Exploring and Exalting our Genesis as storytellers With Pamilerin Jacob

Wikipedia defines ‘Storytelling’, as the social and cultural activity of sharing stories, sometimes with improvisation, theatrics, or embellishment, and several institutions claim that storytelling originates from cave dwellers who used pigment to paint on walls with their hands to create stories and myths, thousands of years ago.

As Africans, we have a distorted historical account on the origin of our stories. However, with this conversation, we create a flow around where we come from, how we perceive our stories and how that defines our duty as storytellers.

The conversation takes into context the origin of creative thought and storytelling in Africa and the diaspora, divulging ideas on the propagation of storytelling and the appropriation of our stories. 

Featured in this interview is our Special Guest – Pamilerin Jacob & Our Founder – Victoria Olajide.

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Victoria:
Storytelling is a journey from ideation to conception, and you have a vast number of publications in your name. What does the journey from start to finish look like for you?

Pamilerin: Lucky enough to be a poet, stories seek me out, not through the avenue of plot, but that of awe (& other emotional pathways). The journey is not often predetermined, & when it is, it is still nebulous enough to elicit a sense of wandering through images, and sentences. I try as best as possible to enjoy the journey, I also do my best to be disciplined. What it looks like for me then is submission to poetry as craft & poetry as wonder.

Victoria: Taking into account, our beginning as African writers, storytellers, and orators. Do you think there is a pattern in the form that our stories are told?

Pamilerin: Well, I’d say we have the ear for spirit, though I do not like the idea of generalisations. A common denominator of contemporary African writing is the exploration of inner life. We’ve got poets, novelists, and essayists tilling the soil of the soul, planting remarkable stories. It’s a thing of joy to be alive in this era witnessing it all!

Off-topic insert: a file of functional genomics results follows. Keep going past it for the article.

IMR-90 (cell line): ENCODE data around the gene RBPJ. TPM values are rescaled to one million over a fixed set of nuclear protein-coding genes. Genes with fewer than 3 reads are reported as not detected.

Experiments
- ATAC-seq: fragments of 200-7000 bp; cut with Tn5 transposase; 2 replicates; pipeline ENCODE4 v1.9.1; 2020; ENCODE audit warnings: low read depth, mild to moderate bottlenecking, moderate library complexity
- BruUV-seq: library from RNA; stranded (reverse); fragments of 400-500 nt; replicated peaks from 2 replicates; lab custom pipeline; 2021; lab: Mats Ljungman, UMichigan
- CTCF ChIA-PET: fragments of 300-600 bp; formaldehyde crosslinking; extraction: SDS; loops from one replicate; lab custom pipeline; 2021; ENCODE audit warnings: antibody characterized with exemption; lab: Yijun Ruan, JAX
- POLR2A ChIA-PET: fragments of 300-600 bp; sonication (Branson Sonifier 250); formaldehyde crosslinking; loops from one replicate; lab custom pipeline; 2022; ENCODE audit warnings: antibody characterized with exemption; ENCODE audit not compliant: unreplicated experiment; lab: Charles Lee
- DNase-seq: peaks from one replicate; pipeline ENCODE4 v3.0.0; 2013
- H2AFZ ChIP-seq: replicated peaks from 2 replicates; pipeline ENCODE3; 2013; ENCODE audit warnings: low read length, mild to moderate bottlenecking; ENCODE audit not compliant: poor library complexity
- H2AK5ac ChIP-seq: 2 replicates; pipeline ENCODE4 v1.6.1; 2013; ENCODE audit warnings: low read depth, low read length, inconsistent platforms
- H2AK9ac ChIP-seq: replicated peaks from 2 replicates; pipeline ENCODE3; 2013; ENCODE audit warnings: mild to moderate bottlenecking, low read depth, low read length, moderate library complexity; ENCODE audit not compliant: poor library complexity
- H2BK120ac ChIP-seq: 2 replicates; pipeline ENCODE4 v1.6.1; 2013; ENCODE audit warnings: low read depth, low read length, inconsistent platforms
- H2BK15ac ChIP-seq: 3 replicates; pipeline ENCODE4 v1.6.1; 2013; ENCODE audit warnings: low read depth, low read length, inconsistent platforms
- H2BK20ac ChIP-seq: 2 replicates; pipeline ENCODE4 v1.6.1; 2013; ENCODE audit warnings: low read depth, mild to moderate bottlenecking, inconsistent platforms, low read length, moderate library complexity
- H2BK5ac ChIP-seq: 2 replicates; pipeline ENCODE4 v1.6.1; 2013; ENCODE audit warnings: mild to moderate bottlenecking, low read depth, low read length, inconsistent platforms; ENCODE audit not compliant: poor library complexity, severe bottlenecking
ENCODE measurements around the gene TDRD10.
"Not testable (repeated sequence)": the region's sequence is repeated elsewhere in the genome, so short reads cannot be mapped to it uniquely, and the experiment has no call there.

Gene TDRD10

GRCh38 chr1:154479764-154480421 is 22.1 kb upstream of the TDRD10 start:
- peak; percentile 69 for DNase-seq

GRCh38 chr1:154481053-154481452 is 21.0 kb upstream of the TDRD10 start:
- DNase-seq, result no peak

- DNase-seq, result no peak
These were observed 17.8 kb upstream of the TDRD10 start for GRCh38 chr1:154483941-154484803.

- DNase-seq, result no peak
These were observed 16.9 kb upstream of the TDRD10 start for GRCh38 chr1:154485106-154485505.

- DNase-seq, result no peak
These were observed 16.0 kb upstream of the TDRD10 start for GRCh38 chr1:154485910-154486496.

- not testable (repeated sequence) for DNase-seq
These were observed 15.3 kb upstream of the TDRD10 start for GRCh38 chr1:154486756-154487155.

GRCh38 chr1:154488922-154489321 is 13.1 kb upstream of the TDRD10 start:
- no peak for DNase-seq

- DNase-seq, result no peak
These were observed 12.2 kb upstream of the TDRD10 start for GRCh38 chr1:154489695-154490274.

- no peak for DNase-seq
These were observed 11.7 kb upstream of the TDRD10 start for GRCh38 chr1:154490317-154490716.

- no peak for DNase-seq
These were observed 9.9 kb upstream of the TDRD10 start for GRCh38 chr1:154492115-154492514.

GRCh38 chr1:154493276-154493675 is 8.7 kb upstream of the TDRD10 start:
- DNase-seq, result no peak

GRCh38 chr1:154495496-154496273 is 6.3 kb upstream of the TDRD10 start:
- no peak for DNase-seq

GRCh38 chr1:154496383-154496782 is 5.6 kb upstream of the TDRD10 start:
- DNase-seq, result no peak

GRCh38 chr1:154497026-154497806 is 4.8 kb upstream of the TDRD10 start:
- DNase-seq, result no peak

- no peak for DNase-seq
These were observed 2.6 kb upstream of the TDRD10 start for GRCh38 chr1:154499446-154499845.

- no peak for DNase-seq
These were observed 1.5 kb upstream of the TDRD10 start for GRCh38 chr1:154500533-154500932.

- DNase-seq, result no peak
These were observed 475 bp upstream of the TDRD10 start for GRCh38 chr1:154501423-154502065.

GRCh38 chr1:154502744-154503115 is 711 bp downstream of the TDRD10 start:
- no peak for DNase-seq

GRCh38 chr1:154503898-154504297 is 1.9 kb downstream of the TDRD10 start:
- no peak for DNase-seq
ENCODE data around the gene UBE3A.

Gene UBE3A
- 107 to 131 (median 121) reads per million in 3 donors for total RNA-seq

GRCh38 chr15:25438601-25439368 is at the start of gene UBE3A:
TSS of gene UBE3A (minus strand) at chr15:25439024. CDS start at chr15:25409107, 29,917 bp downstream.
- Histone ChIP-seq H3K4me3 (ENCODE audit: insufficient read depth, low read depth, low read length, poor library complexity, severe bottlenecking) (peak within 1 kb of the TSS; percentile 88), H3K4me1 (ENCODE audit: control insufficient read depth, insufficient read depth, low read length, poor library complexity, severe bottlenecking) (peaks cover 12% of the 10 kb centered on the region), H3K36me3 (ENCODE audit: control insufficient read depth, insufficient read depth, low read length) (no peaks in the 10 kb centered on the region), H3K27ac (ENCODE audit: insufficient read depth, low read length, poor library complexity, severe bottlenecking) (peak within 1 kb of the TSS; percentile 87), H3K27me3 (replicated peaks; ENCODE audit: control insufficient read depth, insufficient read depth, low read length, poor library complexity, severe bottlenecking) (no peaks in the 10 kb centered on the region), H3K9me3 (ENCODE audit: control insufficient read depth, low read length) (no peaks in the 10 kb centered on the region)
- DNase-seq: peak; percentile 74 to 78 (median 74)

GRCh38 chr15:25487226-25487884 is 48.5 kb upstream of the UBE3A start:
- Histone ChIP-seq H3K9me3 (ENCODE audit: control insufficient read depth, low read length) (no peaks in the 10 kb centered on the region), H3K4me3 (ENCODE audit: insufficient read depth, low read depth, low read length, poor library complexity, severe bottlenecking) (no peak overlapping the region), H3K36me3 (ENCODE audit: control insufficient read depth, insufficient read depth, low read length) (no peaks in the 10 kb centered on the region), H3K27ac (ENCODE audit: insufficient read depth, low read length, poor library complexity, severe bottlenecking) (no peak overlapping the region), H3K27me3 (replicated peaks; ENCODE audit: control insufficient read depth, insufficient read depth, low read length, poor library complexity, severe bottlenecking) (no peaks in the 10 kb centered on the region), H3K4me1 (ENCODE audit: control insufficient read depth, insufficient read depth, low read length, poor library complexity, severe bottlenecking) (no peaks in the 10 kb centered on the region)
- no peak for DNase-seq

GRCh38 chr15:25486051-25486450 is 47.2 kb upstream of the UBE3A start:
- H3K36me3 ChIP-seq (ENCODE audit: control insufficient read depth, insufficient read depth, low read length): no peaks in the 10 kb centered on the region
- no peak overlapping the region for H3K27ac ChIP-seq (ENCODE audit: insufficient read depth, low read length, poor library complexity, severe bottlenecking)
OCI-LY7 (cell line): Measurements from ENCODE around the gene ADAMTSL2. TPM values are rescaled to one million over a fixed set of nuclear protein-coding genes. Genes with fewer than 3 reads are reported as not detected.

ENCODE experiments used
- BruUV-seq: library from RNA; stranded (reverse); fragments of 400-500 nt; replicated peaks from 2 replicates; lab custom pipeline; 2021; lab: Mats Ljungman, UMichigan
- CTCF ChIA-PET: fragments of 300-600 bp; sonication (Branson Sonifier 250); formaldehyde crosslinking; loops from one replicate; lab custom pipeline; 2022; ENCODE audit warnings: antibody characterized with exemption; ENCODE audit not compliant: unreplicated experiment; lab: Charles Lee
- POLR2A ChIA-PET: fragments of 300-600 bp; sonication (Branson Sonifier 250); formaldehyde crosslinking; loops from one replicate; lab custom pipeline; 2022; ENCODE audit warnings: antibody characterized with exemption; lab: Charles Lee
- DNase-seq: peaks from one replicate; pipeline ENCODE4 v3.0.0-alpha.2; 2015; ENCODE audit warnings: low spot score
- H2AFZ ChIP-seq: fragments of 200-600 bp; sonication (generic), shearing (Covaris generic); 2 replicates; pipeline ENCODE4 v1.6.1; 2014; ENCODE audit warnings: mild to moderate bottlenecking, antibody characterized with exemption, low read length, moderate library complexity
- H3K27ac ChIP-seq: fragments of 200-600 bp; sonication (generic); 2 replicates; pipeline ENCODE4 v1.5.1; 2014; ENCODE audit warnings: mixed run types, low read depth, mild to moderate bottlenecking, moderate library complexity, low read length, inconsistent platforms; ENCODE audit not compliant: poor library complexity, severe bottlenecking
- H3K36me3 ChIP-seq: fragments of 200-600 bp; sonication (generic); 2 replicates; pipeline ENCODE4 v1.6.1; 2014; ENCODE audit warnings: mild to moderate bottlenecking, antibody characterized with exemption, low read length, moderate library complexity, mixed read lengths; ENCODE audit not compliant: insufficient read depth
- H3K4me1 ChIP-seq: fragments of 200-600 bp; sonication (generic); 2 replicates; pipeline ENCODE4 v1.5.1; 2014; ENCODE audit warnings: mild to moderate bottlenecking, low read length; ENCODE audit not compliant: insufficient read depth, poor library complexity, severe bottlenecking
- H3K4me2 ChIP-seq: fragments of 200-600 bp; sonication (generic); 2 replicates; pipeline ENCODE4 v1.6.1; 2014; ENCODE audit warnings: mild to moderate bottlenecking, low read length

Victoria: You have written and collaborated with a vast number of storytellers within the continent. You have also created and co-created platforms that engage stories and storytellers. What do you think is the major constraint of every African Storyteller?

Pamilerin: Money answereth all things, says the Preacher in Ecclesiastes. Our major roadblock is money. Adedayo Agarau needs money to run the Nigerian Poetry Prize, I need money to keep Poetry Column-NND & other projects running. I do admire the bravery of Kukogho Iruesiri Samson (KIS), Eriata Oribhabor, & Servio Gbadamosi though. They have been building grassroots for years & I hope to contribute in like manner. More collaborations will help the African writing scene. We need more intra-continental collaborations. Uganda-Ghana, Nigeria-Kenya, etc. Just a whole network of writers interacting & sharing resources. That is how structures can be built, that is how we’ll overcome the money challenge.

Victoria: With reference to the previous pattern and quality with which African stories were told. Do you believe our stories are evolving or crumbling? Share your reasons.